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More experts issue warning vs. ‘Momo challenge’

The "Momo challenge," which has been blamed for the suicide of an 11-year-old in Quezon City, should serve as a wake-up call for parents when it comes to the importance of monitoring their children's online activity, according to several experts.

"'Yung iba kasing parents, with all due respect, ginagamit na itong mga gadget as a 'new pacifier' na parang 'manahimik ka lang,' 'para di mo ko guluhin,' o 'manood ka na lang ng video,' 'maglaro ka na lang games'," IT expert Jerry Liao said Thursday in Oscar Oida's report for "State of the Nation with Jessica Soho."

"Hindi puwedeng ganoon. Kailangan we really have to exert time, more time, with our kids sa real world, even online," he added.

Another expert, TJ Dimacali, urged parents to explore the use of filtering and monitoring software and tools.

"You can look at parental controls, activate them, set filters," he said.

Dimacali also pointed out that shielding children from the possible dangers of such online trends can be as simple as sitting down with them and taking the time to study what they have access to.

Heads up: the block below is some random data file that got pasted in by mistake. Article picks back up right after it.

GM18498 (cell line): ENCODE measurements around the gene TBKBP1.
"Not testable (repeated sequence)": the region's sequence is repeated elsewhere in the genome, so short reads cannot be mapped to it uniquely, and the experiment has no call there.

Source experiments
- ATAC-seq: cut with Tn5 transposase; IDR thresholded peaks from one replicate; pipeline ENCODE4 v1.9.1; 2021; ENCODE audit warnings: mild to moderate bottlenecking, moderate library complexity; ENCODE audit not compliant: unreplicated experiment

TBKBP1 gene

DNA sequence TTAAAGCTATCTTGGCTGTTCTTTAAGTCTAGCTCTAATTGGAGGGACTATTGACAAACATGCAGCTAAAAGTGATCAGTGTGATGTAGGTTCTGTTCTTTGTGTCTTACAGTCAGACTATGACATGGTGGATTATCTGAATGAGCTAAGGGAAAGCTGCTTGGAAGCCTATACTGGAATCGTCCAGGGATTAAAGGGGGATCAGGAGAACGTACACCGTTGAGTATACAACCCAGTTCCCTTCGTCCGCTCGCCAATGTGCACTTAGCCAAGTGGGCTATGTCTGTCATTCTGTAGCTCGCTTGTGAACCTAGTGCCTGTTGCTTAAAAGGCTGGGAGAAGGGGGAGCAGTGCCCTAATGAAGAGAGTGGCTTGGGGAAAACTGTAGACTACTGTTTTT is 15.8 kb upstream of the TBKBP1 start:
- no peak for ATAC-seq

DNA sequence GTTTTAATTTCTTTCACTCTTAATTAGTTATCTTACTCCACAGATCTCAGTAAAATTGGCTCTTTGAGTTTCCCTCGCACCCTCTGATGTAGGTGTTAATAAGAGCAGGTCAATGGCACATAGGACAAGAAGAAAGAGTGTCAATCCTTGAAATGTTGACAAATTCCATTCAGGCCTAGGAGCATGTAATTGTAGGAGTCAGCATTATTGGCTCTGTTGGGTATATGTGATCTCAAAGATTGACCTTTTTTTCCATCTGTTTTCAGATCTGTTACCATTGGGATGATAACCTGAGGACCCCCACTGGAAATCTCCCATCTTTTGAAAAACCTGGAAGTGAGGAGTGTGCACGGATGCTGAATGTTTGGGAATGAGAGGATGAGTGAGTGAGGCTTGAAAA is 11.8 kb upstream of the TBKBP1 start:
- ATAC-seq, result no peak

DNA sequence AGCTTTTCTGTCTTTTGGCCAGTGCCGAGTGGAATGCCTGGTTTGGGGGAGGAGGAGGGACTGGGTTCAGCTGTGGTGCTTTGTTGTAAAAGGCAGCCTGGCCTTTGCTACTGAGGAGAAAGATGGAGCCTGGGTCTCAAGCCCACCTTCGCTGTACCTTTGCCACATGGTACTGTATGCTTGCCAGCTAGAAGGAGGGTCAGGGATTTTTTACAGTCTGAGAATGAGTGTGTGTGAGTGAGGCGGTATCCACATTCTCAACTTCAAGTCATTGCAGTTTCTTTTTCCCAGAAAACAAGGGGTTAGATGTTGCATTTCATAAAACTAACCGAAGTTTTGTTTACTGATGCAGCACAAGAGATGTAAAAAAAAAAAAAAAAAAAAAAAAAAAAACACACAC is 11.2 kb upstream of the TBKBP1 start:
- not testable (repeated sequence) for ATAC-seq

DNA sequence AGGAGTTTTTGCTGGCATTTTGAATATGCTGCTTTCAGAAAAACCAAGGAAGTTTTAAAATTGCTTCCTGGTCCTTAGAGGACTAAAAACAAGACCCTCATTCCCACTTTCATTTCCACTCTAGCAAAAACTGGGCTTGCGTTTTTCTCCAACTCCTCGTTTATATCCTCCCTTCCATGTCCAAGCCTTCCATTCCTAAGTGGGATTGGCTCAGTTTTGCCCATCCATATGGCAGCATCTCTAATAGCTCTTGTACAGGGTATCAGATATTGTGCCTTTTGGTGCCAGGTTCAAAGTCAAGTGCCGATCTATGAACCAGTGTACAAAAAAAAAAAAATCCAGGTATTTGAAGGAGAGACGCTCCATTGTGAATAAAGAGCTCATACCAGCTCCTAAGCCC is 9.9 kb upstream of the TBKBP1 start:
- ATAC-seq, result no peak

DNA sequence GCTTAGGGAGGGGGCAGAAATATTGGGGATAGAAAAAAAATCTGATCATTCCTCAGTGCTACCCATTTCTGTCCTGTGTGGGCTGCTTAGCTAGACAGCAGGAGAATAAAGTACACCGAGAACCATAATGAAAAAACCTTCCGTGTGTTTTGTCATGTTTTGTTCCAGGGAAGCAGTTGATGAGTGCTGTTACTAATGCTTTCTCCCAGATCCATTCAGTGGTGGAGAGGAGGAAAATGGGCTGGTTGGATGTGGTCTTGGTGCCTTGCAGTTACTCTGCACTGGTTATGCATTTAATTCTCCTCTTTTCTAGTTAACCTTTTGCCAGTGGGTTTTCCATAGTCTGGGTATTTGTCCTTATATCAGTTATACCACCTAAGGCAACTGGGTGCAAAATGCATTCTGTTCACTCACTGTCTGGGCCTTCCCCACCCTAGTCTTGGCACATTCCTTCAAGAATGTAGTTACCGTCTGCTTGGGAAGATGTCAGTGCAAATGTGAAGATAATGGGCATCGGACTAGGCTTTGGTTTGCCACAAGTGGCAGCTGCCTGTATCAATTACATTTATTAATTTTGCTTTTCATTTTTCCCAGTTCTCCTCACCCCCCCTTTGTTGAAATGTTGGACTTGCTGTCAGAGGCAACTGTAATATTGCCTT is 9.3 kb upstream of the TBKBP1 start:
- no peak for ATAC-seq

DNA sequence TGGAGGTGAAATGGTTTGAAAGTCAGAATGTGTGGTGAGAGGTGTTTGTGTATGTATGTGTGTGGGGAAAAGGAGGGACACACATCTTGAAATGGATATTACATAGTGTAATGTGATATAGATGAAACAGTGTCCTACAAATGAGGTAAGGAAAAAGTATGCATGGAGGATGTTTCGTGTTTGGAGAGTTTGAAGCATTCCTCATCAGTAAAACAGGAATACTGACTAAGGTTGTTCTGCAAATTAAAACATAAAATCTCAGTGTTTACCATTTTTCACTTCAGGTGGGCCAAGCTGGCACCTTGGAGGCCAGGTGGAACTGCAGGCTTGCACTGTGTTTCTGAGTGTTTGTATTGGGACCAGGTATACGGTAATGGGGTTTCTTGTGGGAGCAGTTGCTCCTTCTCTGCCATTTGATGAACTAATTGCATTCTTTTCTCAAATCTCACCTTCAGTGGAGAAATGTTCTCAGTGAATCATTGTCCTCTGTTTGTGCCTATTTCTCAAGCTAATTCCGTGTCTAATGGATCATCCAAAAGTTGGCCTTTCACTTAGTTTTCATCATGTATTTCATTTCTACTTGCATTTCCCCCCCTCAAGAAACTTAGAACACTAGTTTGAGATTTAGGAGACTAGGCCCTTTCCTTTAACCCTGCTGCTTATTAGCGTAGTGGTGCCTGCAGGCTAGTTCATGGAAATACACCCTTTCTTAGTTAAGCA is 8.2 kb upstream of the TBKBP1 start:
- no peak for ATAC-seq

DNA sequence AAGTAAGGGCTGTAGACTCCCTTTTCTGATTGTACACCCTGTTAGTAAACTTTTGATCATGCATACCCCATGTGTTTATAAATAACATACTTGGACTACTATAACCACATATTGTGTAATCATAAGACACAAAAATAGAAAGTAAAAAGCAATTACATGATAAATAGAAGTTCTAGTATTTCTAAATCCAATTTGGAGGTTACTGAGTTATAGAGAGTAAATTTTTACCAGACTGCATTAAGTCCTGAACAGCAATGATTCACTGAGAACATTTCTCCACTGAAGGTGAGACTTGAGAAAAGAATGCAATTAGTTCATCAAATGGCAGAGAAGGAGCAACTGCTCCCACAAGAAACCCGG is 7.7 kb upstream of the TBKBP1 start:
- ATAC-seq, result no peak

"The things you can do, not just on YouTube, but also on any other media sites is just sit down with them if at least just for one episode or two or three para makita mo talaga kung ano 'yung  laman ng content," he said.

In a statement, the Department of Education (DepEd) likewise urged  parents and guardians to maintain an open communication with their children, educate them about responsible online behavior, and monitor what they access online.   

Parents were also urged help children understand that their "parents and guardians are the foremost people they can trust about matters that make them feel uncomfortable, coerced, or unsafe."


The Momo challenge has reportedly been compelling young children to harm oneself and others. 

A clip shared by a concerned mother showed how her four-year-old girl referred to the momo icon as "teacher."

"Natakot siya, nagtago po siya sa arm ko, tas parang hesitant siyang mag-answer sa questions ko," the mother, Emily Valcarel, said.

As the investigation into the disturbing online trend continues, Vic Lorenzo of the National Bureau of Investigation (NBI) emphasized that whoever was behind the Momo challenge is after something more personal than money.

"Hindi 'yan for financial gain kasi mga kabataan ng targets nila o mga victims nila. Di ba medyo wala pang pera 'yan? Ang possible motive is to satisfy the God-like feeling, the power over life and death," he said. —Margaret Claire Layug/ LDF, GMA News